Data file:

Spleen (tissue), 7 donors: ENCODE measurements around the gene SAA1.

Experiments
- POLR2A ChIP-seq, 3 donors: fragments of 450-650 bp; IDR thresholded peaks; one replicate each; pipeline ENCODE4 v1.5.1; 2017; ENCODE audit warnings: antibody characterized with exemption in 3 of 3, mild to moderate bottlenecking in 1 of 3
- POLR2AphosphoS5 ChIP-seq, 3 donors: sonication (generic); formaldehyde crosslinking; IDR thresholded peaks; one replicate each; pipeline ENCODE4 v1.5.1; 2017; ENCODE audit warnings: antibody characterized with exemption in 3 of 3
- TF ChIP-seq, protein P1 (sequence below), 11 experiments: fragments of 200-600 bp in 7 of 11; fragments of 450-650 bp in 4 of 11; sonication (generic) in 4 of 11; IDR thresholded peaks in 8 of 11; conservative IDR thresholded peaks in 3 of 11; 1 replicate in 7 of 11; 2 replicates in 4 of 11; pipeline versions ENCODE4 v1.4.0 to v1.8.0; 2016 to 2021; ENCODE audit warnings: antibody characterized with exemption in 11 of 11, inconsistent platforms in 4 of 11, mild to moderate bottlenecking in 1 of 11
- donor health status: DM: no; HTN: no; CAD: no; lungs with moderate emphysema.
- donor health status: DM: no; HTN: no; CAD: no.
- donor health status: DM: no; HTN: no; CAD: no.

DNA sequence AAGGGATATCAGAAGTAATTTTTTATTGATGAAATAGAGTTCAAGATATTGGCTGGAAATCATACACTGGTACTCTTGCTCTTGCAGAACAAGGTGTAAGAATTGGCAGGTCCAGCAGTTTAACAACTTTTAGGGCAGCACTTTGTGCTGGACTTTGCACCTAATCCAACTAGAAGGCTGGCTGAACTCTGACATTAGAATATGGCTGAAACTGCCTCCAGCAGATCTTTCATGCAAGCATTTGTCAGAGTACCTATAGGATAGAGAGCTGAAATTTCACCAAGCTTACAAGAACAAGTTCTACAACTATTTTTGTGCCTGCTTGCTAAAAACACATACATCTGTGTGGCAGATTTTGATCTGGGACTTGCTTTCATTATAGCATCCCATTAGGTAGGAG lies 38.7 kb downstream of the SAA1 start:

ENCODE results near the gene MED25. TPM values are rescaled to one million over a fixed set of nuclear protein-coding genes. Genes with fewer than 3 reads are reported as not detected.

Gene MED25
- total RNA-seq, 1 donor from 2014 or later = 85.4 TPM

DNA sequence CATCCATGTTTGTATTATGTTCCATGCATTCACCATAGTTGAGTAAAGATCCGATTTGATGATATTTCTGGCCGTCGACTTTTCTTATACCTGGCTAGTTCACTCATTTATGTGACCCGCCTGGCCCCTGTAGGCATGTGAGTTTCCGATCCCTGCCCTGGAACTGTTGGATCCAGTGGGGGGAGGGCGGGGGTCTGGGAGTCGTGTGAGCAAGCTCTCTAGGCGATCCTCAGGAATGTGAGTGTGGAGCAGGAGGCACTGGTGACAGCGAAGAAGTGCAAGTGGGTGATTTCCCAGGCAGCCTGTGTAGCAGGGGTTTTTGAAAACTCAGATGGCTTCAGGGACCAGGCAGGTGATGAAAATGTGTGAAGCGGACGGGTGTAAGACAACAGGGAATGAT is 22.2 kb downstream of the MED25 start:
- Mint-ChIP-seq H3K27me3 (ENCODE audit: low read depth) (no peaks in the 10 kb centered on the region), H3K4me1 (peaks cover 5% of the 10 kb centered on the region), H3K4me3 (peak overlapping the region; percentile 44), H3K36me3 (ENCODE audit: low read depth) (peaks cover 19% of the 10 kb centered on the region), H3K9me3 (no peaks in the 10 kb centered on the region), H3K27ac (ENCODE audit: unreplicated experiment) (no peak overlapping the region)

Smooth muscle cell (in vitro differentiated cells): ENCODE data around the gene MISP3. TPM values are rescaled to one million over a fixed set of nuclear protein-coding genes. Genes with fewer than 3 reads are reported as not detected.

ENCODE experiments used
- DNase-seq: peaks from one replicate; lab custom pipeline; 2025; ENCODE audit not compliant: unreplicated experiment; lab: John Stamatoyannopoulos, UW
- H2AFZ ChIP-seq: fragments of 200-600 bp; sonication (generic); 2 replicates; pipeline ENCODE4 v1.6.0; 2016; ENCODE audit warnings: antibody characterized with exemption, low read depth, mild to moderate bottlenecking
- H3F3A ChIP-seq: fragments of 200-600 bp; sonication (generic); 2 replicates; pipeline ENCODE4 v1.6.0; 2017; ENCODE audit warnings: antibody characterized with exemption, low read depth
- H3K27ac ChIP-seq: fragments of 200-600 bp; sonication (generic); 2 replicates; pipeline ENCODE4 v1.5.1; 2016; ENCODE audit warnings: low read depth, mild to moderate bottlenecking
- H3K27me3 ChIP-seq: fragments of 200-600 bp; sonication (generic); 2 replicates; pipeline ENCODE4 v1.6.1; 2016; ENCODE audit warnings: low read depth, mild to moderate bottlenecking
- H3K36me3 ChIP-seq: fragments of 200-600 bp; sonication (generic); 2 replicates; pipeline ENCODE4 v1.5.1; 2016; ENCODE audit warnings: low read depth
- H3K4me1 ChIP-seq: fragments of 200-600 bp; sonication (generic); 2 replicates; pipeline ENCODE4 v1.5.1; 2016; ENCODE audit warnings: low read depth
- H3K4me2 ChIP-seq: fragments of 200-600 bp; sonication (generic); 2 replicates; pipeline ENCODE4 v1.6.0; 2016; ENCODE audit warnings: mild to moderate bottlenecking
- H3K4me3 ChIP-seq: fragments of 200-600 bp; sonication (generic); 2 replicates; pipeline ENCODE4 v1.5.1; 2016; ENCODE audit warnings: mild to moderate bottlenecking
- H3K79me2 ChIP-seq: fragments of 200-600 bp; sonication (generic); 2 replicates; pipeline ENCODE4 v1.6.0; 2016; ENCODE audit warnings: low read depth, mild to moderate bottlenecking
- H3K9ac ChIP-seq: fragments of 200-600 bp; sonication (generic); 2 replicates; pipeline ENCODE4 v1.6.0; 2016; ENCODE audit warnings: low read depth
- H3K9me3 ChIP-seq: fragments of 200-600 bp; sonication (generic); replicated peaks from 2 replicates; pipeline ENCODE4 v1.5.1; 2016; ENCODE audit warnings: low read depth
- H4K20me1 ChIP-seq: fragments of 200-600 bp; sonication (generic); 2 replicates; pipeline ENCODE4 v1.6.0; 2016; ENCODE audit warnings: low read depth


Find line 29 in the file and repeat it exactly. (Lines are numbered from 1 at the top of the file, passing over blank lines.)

- H4K20me1 ChIP-seq: fragments of 200-600 bp; sonication (generic); 2 replicates; pipeline ENCODE4 v1.6.0; 2016; ENCODE audit warnings: low read depth